Theoretical Ecology

, Volume 6, Issue 1, pp 45–56 | Cite as

Robustness of size–structure across ecological networks in pelagic systems

  • Paúl Gómez-Canchong
  • Renato A. Quiñones
  • Ulrich Brose
Original Paper

Abstract

The study of biomass size distributions has become an important tool for addressing aquatic ecosystem complexity and the consequences of anthropogenic disturbances. However, it remains unclear how changes in pelagic food web topology affect the biomass size–structure. Employing a dynamic multispecies bioenergetic consumer-resource model, we simulated biomass trajectories over time in 10,000 virtual networks of varying topology to address which food web properties are important in determining size–structure in pelagic systems. The slopes of the normalized biomass size spectra (NBSS) and Pareto’s shape parameter (γ) of our modeled communities are consistent with theoretically expected values for steady-state systems and empirical values reported for several aquatic ecosystems. We found that the main drivers of the NBSS slope and Pareto’s γ were the slope of the relationship between body mass and trophic level, the maximum trophic level of the food web, and the stability of total community biomass. Our analyses showed a clear conservative trend in pelagic community size–structure as demonstrated by the robustness of the NBSS slope and Pareto’s γ against most of the topological changes in virtual networks. Nevertheless, these analyses also caution that major disturbances in large-bodied or top-trophic level individuals may disrupt this stable pattern.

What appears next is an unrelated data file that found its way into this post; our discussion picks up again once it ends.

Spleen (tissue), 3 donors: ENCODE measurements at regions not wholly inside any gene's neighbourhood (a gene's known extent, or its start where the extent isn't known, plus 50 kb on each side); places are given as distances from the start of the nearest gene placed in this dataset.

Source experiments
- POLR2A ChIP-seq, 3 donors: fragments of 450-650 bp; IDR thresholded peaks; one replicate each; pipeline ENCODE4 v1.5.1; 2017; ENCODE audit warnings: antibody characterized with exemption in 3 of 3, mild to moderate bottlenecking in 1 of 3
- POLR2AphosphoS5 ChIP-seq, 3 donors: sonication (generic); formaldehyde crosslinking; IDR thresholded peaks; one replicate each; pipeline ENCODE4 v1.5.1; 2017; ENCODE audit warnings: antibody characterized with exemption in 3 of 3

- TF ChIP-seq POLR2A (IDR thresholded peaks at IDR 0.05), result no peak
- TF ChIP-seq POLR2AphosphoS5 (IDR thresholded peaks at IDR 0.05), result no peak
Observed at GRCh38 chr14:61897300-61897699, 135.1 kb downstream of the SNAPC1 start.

Keywords

Bioenergetics Ecological networks Generalized pareto distribution Normalized biomass size spectra Pelagic systems Predator–prey model 

Supplementary material

12080_2011_156_MOESM1_ESM.doc (260 kb)
ESM 1DOC 260 kb

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Copyright information

© Springer Science+Business Media B.V. 2012

Authors and Affiliations

  • Paúl Gómez-Canchong
    • 1
    • 2
  • Renato A. Quiñones
    • 1
    • 2
  • Ulrich Brose
    • 3
  1. 1.Graduate Program in Oceanography, Department of OceanographyUniversity of ConcepciónConcepciónChile
  2. 2.Center for Oceanographic Research in the Eastern South Pacific (COPAS Center –FONDAP-CONICYT), Facultad de Ciencias Naturales y OceanográficasUniversity of ConcepciónConcepciónChile
  3. 3.Systemic Conservation Biology, Department of BiologyGeorg-August University GoettingenGoettingenGermany

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